Gerry Canavan

the smartest kid on earth

‘To Truly Address Ralph’s Complaints Would Require a Total Overhaul of the Social Order; Or, a Revolution, a Re-Programming of the Ideological Code That Generates Their Reality’

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In Wreck-It Ralph as in Toy Story, during the night when the arcade is closed, the arcade game characters are conscious, living beings who are aware of their position in the world as game characters. They are able to leave their games and visit others by traveling through the machines’ electrical cords which are connected through a power strip.

But despite this knowledge of the real world, the staged antipathy between Wreck-It Ralph and the Nicelanders continues even once the lights in the arcade have been turned off. In a nice example of Žižek’s theory that ideology continues to function even when you don’t believe it, the Nicelanders adore Felix as a hero and despise Ralph even though they see through the game’s “official ideology”. They know it is only a game, and although this is never really stated, logically we have to conclude that the Nicelanders know that Ralph is not really a bad guy.

They treat him as if he was a villain not because they believe he is, but because they suppose an Other who really believes. Or as Michel De Certeau puts it in his essay What We Do When We Believe, “it is a belief in the belief of the Other, or in what one makes believe that he believes”, a version of the Lacanian subject supposed to believe. For the Nicelanders, this Other is clearly the children who come into the arcade every day with their quarters. “Children are in a way the basis for the belief of adults,” says De Certeau. The innocence of this Big Other is assumed, and it must be maintained if the system is to function.

Žižekian reading of Wreck-It Ralph? You had me at hello. As a bonus, you’re treated to what we might as well call Dean’s Cudgel:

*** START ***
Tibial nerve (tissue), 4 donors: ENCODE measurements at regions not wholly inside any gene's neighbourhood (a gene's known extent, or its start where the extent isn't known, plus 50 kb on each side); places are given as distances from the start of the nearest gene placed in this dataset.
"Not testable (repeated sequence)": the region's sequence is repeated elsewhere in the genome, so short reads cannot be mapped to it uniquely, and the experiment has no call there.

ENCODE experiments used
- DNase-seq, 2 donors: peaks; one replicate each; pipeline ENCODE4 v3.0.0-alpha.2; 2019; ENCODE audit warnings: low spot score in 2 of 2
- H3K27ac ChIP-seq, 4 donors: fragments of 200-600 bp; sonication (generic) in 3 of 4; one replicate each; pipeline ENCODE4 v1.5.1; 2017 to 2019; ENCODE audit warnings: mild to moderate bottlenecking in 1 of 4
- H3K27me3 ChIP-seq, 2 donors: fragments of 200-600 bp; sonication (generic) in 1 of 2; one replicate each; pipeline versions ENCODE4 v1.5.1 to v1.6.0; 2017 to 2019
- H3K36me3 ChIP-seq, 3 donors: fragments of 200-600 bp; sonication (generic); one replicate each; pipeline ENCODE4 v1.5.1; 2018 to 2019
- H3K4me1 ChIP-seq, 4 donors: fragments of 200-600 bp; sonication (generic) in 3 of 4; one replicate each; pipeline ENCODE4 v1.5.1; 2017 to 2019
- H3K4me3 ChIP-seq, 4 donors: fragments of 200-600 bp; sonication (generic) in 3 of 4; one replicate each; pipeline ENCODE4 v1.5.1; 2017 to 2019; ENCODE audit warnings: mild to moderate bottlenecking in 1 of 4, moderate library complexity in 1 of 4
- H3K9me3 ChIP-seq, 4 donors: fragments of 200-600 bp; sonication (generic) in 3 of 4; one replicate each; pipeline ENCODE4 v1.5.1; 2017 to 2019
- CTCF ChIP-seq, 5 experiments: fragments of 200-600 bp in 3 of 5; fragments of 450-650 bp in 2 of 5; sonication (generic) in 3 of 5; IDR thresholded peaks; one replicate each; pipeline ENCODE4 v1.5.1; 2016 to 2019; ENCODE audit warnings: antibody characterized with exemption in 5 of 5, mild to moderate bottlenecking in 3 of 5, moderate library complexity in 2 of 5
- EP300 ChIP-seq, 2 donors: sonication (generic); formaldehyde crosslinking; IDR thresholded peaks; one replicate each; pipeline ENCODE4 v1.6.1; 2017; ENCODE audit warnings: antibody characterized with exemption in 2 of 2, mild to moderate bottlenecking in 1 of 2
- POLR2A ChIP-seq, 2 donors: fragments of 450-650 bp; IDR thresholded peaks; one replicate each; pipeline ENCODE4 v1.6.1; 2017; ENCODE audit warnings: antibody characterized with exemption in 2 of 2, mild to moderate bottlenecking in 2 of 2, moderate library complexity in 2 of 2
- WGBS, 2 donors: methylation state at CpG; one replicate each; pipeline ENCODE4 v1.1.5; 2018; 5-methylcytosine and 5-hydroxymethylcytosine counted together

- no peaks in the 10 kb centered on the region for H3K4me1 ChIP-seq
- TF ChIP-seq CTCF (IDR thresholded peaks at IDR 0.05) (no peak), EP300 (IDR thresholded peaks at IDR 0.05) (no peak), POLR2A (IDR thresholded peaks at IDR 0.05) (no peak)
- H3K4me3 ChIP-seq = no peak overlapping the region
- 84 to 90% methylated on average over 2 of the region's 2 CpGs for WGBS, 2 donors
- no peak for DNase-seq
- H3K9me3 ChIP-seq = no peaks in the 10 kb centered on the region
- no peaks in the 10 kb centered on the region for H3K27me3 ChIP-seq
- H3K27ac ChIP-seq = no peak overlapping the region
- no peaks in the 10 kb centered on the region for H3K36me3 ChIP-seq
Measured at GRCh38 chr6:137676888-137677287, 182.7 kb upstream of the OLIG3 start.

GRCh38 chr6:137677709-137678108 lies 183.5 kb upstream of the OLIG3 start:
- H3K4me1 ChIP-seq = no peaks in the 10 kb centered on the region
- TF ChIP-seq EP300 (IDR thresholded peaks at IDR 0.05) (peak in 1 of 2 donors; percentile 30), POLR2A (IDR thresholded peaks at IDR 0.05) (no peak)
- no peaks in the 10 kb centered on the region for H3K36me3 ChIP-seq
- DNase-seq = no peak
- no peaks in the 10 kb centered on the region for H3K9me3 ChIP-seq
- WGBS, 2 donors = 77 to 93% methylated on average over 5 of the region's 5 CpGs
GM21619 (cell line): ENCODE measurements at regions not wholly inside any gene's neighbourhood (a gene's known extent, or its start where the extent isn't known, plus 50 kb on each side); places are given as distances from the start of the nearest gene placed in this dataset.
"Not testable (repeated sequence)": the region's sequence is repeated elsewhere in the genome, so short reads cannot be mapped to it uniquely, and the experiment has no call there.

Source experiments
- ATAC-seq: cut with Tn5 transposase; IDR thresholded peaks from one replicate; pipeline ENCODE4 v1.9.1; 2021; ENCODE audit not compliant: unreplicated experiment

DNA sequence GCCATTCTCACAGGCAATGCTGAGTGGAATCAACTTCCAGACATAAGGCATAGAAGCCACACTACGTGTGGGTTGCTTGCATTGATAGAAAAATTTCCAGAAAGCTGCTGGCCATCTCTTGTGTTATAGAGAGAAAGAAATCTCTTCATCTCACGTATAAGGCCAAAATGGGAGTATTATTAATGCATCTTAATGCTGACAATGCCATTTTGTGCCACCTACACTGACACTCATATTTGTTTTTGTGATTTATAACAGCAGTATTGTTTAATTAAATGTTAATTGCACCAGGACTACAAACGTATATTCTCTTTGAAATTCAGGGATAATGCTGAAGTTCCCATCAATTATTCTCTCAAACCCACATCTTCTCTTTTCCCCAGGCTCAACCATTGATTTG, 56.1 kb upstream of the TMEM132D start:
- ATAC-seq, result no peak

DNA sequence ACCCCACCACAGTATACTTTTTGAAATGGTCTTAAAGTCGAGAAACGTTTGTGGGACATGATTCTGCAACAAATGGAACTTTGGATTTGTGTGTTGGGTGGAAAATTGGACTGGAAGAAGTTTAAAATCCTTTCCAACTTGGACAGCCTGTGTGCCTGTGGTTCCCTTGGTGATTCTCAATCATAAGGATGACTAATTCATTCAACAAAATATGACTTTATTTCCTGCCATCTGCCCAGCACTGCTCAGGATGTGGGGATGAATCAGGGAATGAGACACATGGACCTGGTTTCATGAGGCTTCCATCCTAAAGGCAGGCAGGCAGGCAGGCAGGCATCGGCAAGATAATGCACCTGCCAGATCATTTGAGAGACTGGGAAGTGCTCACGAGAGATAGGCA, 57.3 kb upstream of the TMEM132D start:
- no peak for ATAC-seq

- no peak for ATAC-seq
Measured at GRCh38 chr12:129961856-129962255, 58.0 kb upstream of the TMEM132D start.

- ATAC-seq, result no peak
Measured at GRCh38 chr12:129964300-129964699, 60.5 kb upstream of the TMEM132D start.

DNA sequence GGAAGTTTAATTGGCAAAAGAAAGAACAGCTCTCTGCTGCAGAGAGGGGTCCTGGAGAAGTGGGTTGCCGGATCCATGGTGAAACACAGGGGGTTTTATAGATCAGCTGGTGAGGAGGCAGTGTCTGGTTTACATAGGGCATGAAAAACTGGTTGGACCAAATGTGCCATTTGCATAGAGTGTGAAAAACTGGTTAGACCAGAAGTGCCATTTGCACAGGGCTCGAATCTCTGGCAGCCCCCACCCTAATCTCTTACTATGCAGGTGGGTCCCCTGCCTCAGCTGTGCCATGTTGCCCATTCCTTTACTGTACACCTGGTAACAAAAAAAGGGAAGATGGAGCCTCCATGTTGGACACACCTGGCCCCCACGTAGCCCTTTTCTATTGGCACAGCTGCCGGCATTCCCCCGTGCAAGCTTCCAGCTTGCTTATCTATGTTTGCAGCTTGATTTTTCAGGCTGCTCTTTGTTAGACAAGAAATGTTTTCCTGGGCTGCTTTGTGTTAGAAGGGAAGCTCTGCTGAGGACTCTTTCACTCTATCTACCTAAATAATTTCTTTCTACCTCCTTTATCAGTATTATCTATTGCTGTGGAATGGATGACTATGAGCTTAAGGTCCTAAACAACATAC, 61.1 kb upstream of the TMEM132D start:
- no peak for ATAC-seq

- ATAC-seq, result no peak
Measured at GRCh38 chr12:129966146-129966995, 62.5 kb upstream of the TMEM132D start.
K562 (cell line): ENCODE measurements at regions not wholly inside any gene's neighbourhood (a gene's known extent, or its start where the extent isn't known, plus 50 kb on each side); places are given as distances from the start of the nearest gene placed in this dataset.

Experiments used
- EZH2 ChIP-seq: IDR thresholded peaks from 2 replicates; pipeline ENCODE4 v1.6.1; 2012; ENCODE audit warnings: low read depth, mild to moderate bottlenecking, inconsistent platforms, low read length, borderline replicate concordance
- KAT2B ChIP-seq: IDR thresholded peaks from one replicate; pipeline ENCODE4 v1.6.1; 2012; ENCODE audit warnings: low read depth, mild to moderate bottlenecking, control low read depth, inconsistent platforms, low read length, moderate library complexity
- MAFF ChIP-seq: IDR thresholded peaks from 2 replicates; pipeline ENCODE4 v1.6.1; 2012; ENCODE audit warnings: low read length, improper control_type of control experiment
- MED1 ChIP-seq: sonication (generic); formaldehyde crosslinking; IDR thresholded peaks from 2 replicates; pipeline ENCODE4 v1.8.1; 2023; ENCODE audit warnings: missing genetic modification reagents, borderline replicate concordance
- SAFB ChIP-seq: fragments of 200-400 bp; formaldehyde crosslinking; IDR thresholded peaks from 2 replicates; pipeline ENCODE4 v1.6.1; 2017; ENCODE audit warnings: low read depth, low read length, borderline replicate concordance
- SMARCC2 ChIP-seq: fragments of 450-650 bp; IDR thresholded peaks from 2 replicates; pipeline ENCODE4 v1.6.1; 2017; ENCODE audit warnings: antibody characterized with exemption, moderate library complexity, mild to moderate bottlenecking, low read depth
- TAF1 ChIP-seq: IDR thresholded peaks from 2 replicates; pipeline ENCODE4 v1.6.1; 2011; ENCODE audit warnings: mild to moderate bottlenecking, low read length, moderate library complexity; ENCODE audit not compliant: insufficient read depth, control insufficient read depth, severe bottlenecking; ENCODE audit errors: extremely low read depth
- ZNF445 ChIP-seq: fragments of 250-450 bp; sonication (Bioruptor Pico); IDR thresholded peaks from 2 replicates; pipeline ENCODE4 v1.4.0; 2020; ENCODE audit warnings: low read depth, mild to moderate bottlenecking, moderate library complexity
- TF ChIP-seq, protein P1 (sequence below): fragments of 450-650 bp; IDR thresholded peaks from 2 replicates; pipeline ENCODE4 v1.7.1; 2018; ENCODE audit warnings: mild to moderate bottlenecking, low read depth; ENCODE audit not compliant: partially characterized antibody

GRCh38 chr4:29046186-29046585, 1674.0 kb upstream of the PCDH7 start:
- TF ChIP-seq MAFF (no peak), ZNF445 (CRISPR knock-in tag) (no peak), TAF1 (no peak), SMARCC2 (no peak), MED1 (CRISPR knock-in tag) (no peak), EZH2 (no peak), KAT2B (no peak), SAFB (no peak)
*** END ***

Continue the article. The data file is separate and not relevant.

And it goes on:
Finally, the way the characters invoke the phrase “going Turbo” as an ever-present, threatening possibility reminds me of Jodi Dean’s thesis that while the left seems resigned to defeat and the impossibility of really changing things, the right betrays their belief in the necessity and imminent possibility of radical change in their frantic paranoia that everyone and everything is communist:

In the US, we are reminded daily that radical change is possible, and we are incited to fear it. The threat, or specter, is communism, right-wing radio and blogs scream, and if we don’t do something, we will be under the communist yoke. The right, even the center, regularly invokes the possibility of radical change and it names that change communism. Why does it name the change communism? Because extreme inequality is visible and undeniable.

The right believes in communism as the solution to capitalism because of how frequently they invoke it to silence even talk of reform. In the same way, the characters in Wreck-It Ralph invoke the specter of going Turbo in response to the antagonisms and contradictions in their universe of which they are well aware.

Via @zunguzungu.

Written by gerrycanavan

November 25, 2012 at 5:45 pm

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  1. […] Gerry Canavan, a Zizekian reading of Wreck-It […]

  2. […] Gerry Canavan, a Zizekian reading of Wreck-It […]


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